Keeping on top of maintenance is key to ensuring the longevity of our vessel. We asked Maritimo Head Skipper Isaac Marshall to share his expert advice.

Those amazing days out on the water can sometimes be a distant memory when overwhelmed by the thought of the maintenance required onboard boats or yachts of any size. This doesn’t need to be the case – even a basic maintenance plan can save future headaches. Buying and owning a luxury yacht is one of the biggest and best investments you will ever make both financially and in terms of lifestyle rewards. Hours of pleasure onboard with family and friends at one with nature and enjoying the unrivalled freedom that only being on the water can provide, is the attraction for boat owners worldwide.

However, to ensure worry-and hassle-free boating and avoiding unnecessary repair and maintenance costs, owners must adhere to a regular cleaning, repair and maintenance regime. All boats have one thing in common and that is the fact that they are subjected to the harsh environmental conditions that the ocean and sun bring. Salt water combined with the sun’s UV rays can have a negative effect on the condition of the vessel if not maintained correctly.

When we talk about maintenance onboard vessels, we tend to only categorise it as routine engine maintenance or machinery maintenance as per manufacturer’s recommendations. These recommendations are vital as they keep us in check and require us to follow service intervals for engines, generators and other equipment onboard. However maintenance should extend beyond the engine room or engine cowling to incorporate the whole vessel. Preventative maintenance rather than reactive maintenance is the best approach to owning any type of craft. This all adds value to your asset and makes the whole boating experience more enjoyable. The following are some suggestions to keep on top of your onboard maintenance schedule.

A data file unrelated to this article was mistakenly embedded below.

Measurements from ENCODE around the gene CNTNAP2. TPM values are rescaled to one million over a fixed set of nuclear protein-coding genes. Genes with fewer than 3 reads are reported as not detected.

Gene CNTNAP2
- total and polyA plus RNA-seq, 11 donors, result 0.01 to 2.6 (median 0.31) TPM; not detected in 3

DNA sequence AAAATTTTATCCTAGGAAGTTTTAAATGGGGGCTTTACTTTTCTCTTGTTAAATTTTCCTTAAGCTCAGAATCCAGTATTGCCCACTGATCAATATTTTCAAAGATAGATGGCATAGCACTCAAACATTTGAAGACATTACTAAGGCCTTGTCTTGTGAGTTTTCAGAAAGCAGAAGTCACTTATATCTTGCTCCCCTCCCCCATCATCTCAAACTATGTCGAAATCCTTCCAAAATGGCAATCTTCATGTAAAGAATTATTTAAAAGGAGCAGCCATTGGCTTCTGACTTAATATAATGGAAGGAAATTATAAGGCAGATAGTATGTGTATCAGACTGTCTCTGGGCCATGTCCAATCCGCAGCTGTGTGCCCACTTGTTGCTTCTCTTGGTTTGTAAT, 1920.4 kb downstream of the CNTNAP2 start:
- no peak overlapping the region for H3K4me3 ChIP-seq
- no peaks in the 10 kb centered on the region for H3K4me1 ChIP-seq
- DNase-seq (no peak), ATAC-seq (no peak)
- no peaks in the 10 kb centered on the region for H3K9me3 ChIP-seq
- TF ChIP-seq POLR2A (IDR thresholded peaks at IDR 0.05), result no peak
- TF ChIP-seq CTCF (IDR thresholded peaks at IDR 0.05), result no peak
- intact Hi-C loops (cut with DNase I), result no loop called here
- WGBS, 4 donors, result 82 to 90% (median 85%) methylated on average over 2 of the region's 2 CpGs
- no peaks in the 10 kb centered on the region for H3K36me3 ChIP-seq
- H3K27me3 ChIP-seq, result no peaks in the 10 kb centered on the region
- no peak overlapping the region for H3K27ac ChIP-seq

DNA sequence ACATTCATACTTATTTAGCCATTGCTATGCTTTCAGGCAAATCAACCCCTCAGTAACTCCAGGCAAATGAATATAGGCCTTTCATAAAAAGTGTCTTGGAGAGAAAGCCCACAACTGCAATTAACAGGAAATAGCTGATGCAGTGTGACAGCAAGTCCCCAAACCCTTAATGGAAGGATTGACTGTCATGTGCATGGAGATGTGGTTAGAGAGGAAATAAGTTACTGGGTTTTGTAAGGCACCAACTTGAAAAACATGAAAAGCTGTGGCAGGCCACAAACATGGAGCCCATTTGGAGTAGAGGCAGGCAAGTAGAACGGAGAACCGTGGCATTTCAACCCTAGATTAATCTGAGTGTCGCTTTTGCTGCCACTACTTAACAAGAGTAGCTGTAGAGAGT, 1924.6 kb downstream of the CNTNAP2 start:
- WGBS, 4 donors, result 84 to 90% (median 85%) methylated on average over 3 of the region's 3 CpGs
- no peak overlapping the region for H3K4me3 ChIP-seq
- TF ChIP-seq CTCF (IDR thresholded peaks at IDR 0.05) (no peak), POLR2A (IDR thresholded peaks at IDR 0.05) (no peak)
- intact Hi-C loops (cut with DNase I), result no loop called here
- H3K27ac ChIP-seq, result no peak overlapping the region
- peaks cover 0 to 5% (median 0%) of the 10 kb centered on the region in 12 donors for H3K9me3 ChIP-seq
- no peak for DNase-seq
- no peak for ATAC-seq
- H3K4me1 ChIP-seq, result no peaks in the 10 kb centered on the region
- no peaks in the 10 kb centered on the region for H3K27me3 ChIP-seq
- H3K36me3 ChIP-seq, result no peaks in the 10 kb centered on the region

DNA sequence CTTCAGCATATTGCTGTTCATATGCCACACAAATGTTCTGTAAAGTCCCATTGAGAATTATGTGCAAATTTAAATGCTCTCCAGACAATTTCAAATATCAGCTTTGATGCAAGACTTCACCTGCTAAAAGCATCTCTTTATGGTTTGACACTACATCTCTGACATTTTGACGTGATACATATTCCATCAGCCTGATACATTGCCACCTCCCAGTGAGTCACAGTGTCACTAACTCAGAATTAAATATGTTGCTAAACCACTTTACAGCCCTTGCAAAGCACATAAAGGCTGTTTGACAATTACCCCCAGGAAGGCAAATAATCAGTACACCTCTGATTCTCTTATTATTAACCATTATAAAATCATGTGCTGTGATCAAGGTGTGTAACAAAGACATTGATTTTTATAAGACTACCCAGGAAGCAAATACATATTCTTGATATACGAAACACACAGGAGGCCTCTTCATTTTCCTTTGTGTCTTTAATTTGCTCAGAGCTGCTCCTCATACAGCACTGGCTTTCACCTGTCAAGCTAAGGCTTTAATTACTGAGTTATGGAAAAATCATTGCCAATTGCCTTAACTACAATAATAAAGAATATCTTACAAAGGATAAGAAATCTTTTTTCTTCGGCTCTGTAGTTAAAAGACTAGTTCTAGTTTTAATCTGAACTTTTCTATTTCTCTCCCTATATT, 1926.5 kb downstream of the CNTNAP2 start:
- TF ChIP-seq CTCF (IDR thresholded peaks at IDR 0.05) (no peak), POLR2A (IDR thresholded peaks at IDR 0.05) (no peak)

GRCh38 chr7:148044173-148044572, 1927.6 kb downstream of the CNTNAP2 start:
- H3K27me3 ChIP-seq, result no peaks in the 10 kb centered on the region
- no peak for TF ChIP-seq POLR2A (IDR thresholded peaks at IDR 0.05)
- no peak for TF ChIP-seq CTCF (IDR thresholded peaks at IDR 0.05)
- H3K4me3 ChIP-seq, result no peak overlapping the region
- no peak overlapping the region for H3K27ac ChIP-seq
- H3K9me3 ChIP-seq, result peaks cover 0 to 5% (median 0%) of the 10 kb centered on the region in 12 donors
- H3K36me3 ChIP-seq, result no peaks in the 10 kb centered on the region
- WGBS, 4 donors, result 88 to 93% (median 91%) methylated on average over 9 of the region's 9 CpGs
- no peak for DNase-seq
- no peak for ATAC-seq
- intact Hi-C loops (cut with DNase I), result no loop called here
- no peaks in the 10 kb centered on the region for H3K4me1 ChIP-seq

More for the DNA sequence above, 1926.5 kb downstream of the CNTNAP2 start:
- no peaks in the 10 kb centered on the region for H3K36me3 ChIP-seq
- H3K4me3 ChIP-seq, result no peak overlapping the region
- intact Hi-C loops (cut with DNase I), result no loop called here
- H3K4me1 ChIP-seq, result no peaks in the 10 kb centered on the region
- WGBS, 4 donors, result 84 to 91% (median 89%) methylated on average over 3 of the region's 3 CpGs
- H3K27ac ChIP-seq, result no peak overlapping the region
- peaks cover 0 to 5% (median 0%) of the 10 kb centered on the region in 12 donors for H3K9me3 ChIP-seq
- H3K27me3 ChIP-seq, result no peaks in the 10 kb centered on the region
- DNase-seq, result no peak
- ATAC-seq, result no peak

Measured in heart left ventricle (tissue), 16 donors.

Teak Decks

Teak decks aren’t as common as they once were with certain products entering the market over the past decade. For the purists, teak decks are a wonderful addition to a vessel and if maintained correctly will last a very long time. Teak has many benefits such as being water resistant and is full of natural oils. Teak is quite a porous timber, which gives the benefit of being easy to clean with a negative being it is quite absorbent, especially when it comes to oil-based products such as sunscreen. Some people use products such as Semco to seal the teak and this requires reapplication at certain intervals. Others like to leave the teak in a ‘raw’ unsealed state. Like with all things, there are pros and cons for both methods.

It really comes down to how the boat will be used, stored, the climate the boat is in and personal choice. If applying a sealer, then it is important to follow the reapplication schedule. If leaving the teak raw then it is important to keep on top of the teak maintenance. This can include a light ‘swab’ with salt water after a days running or once every one to two weeks. When scrubbing the teak, it is important to go across the grain. There are plenty of ecofriendly cleaners on the market for teak as well, and once again, personal choice along with how the boat is being used are the main factors in deciding on a product. My tip would be once you have decided on a method for maintaining your teak, stick with it.